The story of Isaac and Rose, Slave children from New Orleans, 1863
The boy and the girl looked at the camera. They were old enough to understand their task: to stand still, hands clasped, and direct their gaze at the device in front of them. Isaac was eight and Rose was six…
How did two former child slaves from Louisiana end up in a Broadway photographer's studio in 1863? More on that later. In the meantime, it's enough to know that the two children you see in the photo were the property of slave owners in New Orleans shortly before their image was printed on cartes-de-visite (a new mid-nineteenth-century photo format that allows for more than one copy) and put up for sale.
According to an article published in Harper's Weekly on January 30, 1864, the brief biographies of Isaac and Rose read as follows:
The proceeds from the sale of this portrait were intended to fund newly established schools for former slaves in South Louisiana, a region already occupied by the Union Army. In fact, the civil war was still going on, and the death toll and discontent were growing. The portrait of Isaac and Rose, both charming and challenging, spoke volumes about the uncertainty in the air that year. They would make an unusual pair – a black boy and a white girl.
Although there were many racial taboos in nineteenth-century America, a white girl on the arm of a black boy was undoubtedly one of the most scandalous. The fact that Rose was a "colored" girl who looked white only added to the intrigue. Despite their young age, the children posed like a real gentleman and lady at a social event. But the main purpose of the photo is to represent what kind of adults they will become. This portrait was, above all, a picture of the future. Or rather, about the many futures that seemed possible back in 1863.
Both children were born into slavery in the South, were freed by the Union Army in 1863, and together with several other children and adults went on a journey to the North. Three of the children, including Rose, turned out to be white, evidence of a brutal slave system that allowed the sexual exploitation of female slaves by white men. The "white" children of former slaves were specially photographed, and the proceeds from the sale of the pictures went to the education of former slaves in the southern states.
On January 1, 1863, President Abraham Lincoln issued the Emancipation Proclamation, freeing all enslaved people in Confederate-controlled territory. Although he did not immediately free every enslaved person, he made it clear that the abolition of slavery would be the result of a Civil War. Since the signing of the proclamation, the war in the North has become increasingly unpopular. Moreover, the urban working class feared the competition that might come from the millions of freed blacks from the South who were willing to work for lower wages.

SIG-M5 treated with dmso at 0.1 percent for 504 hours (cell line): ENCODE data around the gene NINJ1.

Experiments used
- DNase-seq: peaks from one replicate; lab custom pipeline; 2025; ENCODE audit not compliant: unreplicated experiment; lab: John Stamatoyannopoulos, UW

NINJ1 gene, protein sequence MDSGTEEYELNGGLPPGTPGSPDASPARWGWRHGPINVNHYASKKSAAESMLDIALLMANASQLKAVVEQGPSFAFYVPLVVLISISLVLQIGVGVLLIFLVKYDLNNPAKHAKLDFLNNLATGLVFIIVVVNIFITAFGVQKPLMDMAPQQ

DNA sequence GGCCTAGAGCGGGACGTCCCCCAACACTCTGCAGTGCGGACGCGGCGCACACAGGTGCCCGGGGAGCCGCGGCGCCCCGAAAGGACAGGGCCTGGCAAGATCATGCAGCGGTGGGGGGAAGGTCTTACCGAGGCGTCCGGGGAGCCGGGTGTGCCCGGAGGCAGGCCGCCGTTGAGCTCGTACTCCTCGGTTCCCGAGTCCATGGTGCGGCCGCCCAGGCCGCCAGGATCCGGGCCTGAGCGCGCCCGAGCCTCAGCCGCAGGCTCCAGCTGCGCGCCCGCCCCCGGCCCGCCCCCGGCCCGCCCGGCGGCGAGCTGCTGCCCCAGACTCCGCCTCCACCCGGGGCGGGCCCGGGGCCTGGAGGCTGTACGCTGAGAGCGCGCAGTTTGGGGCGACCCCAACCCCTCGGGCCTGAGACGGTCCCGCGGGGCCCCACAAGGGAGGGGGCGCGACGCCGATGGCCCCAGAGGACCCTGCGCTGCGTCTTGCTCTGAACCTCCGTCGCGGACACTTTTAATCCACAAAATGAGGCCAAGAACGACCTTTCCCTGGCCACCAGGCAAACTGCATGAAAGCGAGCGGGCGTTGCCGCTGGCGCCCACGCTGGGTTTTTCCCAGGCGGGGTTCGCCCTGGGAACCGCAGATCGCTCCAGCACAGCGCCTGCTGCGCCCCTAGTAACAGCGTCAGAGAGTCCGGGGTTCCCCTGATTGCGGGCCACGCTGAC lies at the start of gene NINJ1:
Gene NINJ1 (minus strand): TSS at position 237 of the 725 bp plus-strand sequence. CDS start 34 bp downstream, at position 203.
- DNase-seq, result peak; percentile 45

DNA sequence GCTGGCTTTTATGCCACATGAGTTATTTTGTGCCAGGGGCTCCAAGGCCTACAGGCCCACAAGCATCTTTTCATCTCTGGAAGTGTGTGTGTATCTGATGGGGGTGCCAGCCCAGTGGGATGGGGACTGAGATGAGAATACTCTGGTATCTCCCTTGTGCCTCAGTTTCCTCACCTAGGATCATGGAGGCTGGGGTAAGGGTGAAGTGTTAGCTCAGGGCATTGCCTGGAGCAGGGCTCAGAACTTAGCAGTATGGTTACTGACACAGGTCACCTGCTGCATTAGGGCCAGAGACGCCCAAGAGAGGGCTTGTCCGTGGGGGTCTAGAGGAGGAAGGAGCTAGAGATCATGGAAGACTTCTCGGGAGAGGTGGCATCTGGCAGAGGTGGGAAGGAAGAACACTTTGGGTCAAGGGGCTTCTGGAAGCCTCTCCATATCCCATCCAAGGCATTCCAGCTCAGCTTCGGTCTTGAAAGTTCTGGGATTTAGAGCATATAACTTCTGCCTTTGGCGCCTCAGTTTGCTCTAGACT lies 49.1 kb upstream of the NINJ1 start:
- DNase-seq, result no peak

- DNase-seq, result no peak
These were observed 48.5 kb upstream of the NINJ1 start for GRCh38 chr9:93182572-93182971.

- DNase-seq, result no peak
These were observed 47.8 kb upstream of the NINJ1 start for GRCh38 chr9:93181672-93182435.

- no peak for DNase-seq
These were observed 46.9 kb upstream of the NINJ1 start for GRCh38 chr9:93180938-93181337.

Many in the North were wary of the prospect of immediate slave emancipation. At best, the skeptics said, the former slaves would refuse to work or move en masse to the North, fleeing the plantations, leaving the cotton fields of the South fallow. And in this atmosphere, the portrait of Isaac and Rose best spoke of peaceful liberation and a peaceful future after slavery. In a sense, it was a guarantee for northerners: the image of neatly dressed "freed slaves" attending school and posing like their white, middle-class northern counterparts represented education as a means of turning young former slaves into models of discipline and decency.
Educating children like Isaac and Rose would eradicate the effects of slavery and make them hard-working young people, consumers of the free market. Judging by the appearance of Isaac and Rose, the liberation was supposed to be peaceful and lead the country to prosperity.
A black boy and a white girl, both of whom were "colored", raised many questions about who is "real white" and who is not, and how anyone can take the liberty of distinguishing them from each other. What are the consequences of freeing racially ambiguous people like Rose? Will emancipation promote further "mixing" between the races?
Carol Goodman, in her book Visualizing the Color Line, argued that such photographs hint at sexual abuse of the mothers of children. The specter of" white " girls being sold as concubines in the slave markets of the South may have caused northern families to fear for the safety of their own daughters. Similarly, northerners were concerned about the idea that white slaveholders would sell their children from female slaves in slave markets. So, in appearance – just a child's portrait, but in reality – a very interesting and rich page in the history of the United States.
Keywords: North America | History | Children | Slavery | New Orleans | Photo archives